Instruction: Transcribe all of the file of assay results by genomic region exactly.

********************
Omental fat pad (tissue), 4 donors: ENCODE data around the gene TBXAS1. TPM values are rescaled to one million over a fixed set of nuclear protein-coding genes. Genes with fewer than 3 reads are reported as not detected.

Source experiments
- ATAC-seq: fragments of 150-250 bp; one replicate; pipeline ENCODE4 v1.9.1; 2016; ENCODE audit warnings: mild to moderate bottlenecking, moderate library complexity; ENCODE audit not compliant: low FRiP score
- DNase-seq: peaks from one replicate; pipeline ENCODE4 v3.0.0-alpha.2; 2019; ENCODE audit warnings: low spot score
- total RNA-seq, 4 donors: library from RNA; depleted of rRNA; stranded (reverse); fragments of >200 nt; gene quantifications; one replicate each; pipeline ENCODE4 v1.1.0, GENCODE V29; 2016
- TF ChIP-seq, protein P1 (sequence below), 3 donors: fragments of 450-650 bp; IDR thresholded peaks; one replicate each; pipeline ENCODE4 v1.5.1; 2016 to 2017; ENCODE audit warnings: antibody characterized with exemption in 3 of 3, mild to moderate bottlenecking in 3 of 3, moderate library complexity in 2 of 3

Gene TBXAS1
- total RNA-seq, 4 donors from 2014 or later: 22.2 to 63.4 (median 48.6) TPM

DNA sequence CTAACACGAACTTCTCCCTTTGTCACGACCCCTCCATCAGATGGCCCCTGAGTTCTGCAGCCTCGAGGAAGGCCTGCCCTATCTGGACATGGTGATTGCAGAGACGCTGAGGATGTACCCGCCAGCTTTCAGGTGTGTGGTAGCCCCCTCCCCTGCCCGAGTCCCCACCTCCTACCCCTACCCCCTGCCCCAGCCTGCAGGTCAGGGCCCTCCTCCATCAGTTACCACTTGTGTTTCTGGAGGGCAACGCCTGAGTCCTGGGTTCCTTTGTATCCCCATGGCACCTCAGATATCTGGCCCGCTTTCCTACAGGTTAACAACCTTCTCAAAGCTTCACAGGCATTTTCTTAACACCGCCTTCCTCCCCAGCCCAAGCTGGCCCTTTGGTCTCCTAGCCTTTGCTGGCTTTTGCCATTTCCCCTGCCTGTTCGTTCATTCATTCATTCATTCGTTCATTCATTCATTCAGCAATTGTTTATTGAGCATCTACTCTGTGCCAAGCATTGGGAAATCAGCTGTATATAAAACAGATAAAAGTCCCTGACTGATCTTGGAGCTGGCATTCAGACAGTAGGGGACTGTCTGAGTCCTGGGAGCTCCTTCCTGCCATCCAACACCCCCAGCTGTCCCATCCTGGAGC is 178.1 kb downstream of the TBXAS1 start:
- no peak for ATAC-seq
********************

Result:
Omental fat pad (tissue), 4 donors: ENCODE data around the gene TBXAS1. TPM values are rescaled to one million over a fixed set of nuclear protein-coding genes. Genes with fewer than 3 reads are reported as not detected.

Source experiments
- ATAC-seq: fragments of 150-250 bp; one replicate; pipeline ENCODE4 v1.9.1; 2016; ENCODE audit warnings: mild to moderate bottlenecking, moderate library complexity; ENCODE audit not compliant: low FRiP score
- DNase-seq: peaks from one replicate; pipeline ENCODE4 v3.0.0-alpha.2; 2019; ENCODE audit warnings: low spot score
- total RNA-seq, 4 donors: library from RNA; depleted of rRNA; stranded (reverse); fragments of >200 nt; gene quantifications; one replicate each; pipeline ENCODE4 v1.1.0, GENCODE V29; 2016
- TF ChIP-seq, protein P1 (sequence below), 3 donors: fragments of 450-650 bp; IDR thresholded peaks; one replicate each; pipeline ENCODE4 v1.5.1; 2016 to 2017; ENCODE audit warnings: antibody characterized with exemption in 3 of 3, mild to moderate bottlenecking in 3 of 3, moderate library complexity in 2 of 3

Gene TBXAS1
- total RNA-seq, 4 donors from 2014 or later: 22.2 to 63.4 (median 48.6) TPM

DNA sequence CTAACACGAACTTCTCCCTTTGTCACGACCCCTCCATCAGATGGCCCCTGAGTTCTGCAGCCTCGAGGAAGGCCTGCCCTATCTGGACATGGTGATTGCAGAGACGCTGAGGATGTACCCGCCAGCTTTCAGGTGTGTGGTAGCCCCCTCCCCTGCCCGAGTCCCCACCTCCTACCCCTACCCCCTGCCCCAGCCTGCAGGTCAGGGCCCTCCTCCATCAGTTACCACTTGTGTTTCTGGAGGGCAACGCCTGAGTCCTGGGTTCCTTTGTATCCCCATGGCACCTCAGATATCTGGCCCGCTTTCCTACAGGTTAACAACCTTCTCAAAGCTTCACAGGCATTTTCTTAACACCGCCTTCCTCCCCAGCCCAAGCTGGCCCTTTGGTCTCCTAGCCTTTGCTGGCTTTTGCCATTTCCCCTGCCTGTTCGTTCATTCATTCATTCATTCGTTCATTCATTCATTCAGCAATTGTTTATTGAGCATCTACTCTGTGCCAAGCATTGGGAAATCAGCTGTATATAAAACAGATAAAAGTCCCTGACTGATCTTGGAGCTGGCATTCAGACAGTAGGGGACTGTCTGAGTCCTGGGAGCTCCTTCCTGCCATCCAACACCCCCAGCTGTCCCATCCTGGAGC is 178.1 kb downstream of the TBXAS1 start:
- no peak for ATAC-seq